Claims that try to predict the course of development of human society and the changes to our way of life often turn out to be incorrect. According to Sebrant, those who work at tech companies are better at this since their predictions are based on their knowledge of the projects that are already in the works at their or their competitors’ companies, as well as the knowledge of what the outcome of such projects will be. Workers in tech are familiar with the new future because they participate in its creation. Humanities experts tend to be more skeptical towards technological progress, in some part due to a psychological barrier: they cannot imagine machines participating in intellectual activities. In 2014, staff of Wired and Wall Street Journal claimed that it would take at least 10 years for a machine to win a game of Go; yet in 2016, the AlphaGo program beat renowned Go player Lee Sedol in a series of games.

The feature film AlphaGo, which tells about the effect machine intelligence had on Go players, will be shown this fall in Moscow at the 360 Festival of Science and Tech Film.

A great deal of romanticized professions are already dying out

One of the recent covers of the Economist has an internal combustion engine likened to a dead dog. The reason for this is that, in the period of 2025 to 2050, sales of all cars with internal combustion engines will cease in Europe due to introduction of new legislative measures. Car manufacturers are preparing for that by rehauling not just the cars, but the entire infrastructure, including the refueling stations, oil processing plants, etc. At the same time, teenagers are still tinkering around with old jalopies in their garages and dream of careers in high-end engine manufacturing, students are writing papers about engine design and postgrads study ways to synthesize new engine fuels. All this occurs while the old image and structure of the industry are becoming obsolete. In other words, the specialists still working on engine fuel are fiddling with a dead body.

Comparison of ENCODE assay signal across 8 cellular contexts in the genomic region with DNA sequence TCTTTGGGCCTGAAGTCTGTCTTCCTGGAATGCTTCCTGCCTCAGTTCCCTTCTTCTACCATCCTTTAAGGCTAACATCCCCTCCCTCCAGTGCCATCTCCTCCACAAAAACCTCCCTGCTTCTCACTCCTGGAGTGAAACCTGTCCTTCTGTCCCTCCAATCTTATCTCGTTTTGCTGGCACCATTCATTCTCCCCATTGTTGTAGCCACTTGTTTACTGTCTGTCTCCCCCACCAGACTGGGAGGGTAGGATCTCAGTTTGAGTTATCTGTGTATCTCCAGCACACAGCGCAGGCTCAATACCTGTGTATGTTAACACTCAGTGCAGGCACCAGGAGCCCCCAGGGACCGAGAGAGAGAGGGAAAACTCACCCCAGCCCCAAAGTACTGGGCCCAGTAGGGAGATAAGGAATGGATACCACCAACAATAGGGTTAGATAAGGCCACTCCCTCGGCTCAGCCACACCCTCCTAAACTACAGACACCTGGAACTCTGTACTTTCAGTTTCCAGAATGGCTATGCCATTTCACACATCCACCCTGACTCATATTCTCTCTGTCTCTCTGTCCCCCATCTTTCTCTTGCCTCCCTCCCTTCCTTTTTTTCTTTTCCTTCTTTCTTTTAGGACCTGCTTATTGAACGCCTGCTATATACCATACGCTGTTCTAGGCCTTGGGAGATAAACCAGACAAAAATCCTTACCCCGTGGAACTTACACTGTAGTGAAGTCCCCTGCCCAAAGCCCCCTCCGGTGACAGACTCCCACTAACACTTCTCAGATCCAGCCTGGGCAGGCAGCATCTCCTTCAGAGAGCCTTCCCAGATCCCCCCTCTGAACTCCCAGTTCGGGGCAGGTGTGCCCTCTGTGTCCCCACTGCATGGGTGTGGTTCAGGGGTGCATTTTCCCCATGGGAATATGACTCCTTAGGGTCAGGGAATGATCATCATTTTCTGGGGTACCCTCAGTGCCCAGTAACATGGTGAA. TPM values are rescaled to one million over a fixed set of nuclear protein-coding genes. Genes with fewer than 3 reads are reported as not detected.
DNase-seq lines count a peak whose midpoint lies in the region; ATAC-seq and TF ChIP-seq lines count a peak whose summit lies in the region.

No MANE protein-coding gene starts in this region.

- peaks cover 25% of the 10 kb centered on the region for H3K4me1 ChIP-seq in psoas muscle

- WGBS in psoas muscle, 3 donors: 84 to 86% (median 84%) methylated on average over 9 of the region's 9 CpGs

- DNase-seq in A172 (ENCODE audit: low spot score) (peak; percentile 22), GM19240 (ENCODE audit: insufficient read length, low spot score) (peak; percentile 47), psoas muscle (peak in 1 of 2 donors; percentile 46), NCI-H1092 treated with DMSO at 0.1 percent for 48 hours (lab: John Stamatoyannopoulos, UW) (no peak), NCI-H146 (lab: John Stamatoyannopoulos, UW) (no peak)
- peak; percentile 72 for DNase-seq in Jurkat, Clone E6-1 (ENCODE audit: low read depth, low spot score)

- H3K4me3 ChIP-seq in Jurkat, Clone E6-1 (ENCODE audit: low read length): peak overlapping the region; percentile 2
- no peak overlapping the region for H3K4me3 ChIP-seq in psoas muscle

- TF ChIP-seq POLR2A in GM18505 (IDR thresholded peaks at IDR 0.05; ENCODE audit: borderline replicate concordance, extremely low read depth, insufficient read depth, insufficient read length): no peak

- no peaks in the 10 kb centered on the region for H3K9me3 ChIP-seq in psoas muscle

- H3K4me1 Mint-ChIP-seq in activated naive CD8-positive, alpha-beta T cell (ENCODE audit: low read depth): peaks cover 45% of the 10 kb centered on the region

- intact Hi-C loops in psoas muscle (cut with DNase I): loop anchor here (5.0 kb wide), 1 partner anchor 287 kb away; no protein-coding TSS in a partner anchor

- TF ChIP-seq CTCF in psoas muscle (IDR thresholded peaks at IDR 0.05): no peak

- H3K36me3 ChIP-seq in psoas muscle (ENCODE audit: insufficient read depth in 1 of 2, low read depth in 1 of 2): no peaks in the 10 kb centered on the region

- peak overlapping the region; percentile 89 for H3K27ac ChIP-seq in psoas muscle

Where will the most radical changes occur?

Additive technologies (3D-printing), biotechnology (CRISPR and others) and medicine, Blockchain and derivatives, renewable energy sources, agriculture (biotechnology, robotics, machine learning), transportation, urban planning – these are just some of the industries that are already being changed by certain projects.

The German robot AILA. Credit:

“Do not interpret my words as if these are the most actively developing fields and the rest are slow and stagnant industries where you can dwell until retirement without learning new things,” – shares Sebrant.

Machines are partners, not slaves

Why have we not been replaced by robots yet? Because we find it hard to accept self-learning machines. Why is that so? The reasons are mostly psychological, not economical or technological. Humans have a hard time imagining a machine that is more than simple hardware that follows commands. Ever since computers first appeared in our lives, we became used to seeing a computer as a device that follows orders. In computer science classes we were told that man used the power of his mind to decide what needs to be done, wrote it down as a sequence of orders and the computer followed it. But why can’t a computer think for itself? People often see themselves as the apex of evolution, but there is a suspicion that that’s not true. Most of the time, discussions on this topic end in the classic “argument” of people possessing souls and prefrontal cortexes and machines possessing only silicon. This kind of conversation is reminiscent of anthropocentrism that was spoken of by Aristoteles and his disciples.

Another example is the way children learn foreign languages. They play with their peers, read graffiti on walls, listen to cartoons and then slowly begin speaking. They aren’t taught anything about tenses, conjugations, etc. Then why are adults pestered with the theoretical material? This is because people are convinced that it is necessary first to understand the theory and only then can one begin practice. Yet, according to Mr. Sebrant, this is not true.

Waiter robots in China cook and deliver food to customers. Credit: Sheng Li/Reuters